Tuesday, October 28, 2008

You Can Only Control So Much...

It has been awhile since my last post. I got some sort of "bug" the first week of October, and it kicked my butt for the next 10 days, and I've been pedaling fast since then to recover. The challenge for caregivers is to stay healthy - when we are down, who dispenses the care? Thankfully, I have a wonderful husband who is willing and able to pinch hit for me when needed. I prevailed upon him to make the pharmacy run and deliver some blank checks to my grandmother's house on "errand/beauty shop day," and by the grace of God, my niece had a day off and was able to do the actual errand run. My husband could have done it, but I knew my grandmother's medicine needed to be dispensed into her daily dosepacks, and he'd never done that before - my niece is a CNA and was familiar with my grandmother's meds, so she was the logical candidate.

There was no way I wanted to expose my grandmother to my illness - I sounded like a man when I talked, so she KNEW I was sick! And thankfully I was only potentially contagious for a few days, so I missed just one week of errands. But it is a dilemma. What does one do when unable to handle the normal caregiving duties? I think it behooves all of us to come up with a "Plan B." For me, I often have family members I can ask to help. However, I am re-evaluating that plan and considering other possibilities. In my situation, the kicker was the medicine, and I realize now I could have asked for my grandmother's Home Health service to send a nurse to do it (I don't know if an aide would be legally allowed to handle the medication). There were neighbors and friends I could have asked to do the other errands, had no family members been available.

Last week my grandmother told me that she thought she was "coming down with a cold." She said she had a headache and a runny nose. I feared she was indeed getting my "bug." I spoke with her around noon one day, and she felt certain she was getting sick, and she said she would rest that afternoon. The same afternoon, around 5:00, my phone rang. It was my grandmother wanting to know what I was doing. I told her I was scrubbing my shower. She said, "Well, I have the biggest mess of greens you ever saw, and I wondered if you wanted to come get some." I told her that I did not, and I asked where she got greens. She said, "Well, I mentioned to someone at church yesterday that I would love to have some greens, and they went and picked a mess today and brought them to my friend Ruby." She added that her friend had washed them three times and gotten them all good and clean and then brought them over to my grandmother, who had stemmed them and gotten them ready to cook. I asked, "I thought you were sick - do you feel like fooling with greens?" She replied "No, but what else can I do?" I told her she could let them go. She said, "Why, I can't do that!" I suggested... "Who would know?" She retorted, "Well, I would!" I told her if she was too sick to fiddle with them, that was what she should do. She did NOT like that comment!

So I told her to leave a bag of greens in the refrigerator for me, and I would get them later in the week. She agreed. Two days later, I phoned her to see how she felt, and she was much better, and the greens were cooked and in the freezer. I asked if she left a bag in the refrigerator for me, and she said she did. She mentioned how she had seasoned her greens with salt pork, and I said, "I will probably cook mine with bacon." She said, "Well why would you want to do that?" I told her that I was allergic to something in salt pork and could not eat it. She said, "Well, I've already COOKED your greens!" I was not all that surprised, but no less aggravated. I told her that I had wanted them left uncooked because I couldn't eat salt pork. She said, "Well, I didn't put in enough to hurt her." I tried to explain that ANY amount was too much for my allergies, but I could tell that just made her mad. So I told her not to worry - that my husband would eat them. She said, "I just cooked ALL of the greens. I'll freeze these and get you some more." I told her NOT to do that - that I really didn't want/need greens right now, and she certainly didn't need any more! So, when I went for errand day, my cooked greens were still in the refrigerator, and she spooned them up to send home for my husband. I didn't say a word. Sometimes you just have to let it go.*lol*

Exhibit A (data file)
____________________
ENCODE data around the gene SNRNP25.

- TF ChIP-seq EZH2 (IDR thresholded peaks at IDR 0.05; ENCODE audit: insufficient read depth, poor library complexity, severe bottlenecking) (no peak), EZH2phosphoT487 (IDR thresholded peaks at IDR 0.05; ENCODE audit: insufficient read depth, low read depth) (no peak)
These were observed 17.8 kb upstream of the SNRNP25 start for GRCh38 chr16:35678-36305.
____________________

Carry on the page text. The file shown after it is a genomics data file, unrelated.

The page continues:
The grocery list was much bigger than usual. Company was coming - three cousins from Oklahoma. Now the last time they came, they covered two counties in three days, and Mam-ma was exhausted when they left and subsequently got very sick. It took her weeks - actually a couple of MONTHS - to recover. But she had already baked a pan of brownies, and she informed me they were staying at her house, and there was no arguing. If she gets sick, so be it. I couldn't tell her that she couldn't host the company! But I did ask her to promise she would not overdo it and let them wear her out. She assured me if she got tired, she would ask them to take her home. And apparently she did.

My point for this week is that we can only control so much. We are going to get sick from time to time and be "out of the game," and we better have a "Plan B" and a list of "subs" we can call to assist us. And our elders are going to do pretty much what they want most of the time, so we have to learn to accept the things we cannot control. I won't hesitate to speak up if I feel my grandmother is doing something that will cause her trouble later or is too strenuous for her. I am responsible for her safety and general well-being - to a point. But she is always saying that this person or another "is 21," and so is she - in fact she is 96! So I have to let her do what she can as much as possible - and within reason. And just because she cooks the greens doesn't mean I have to eat them!

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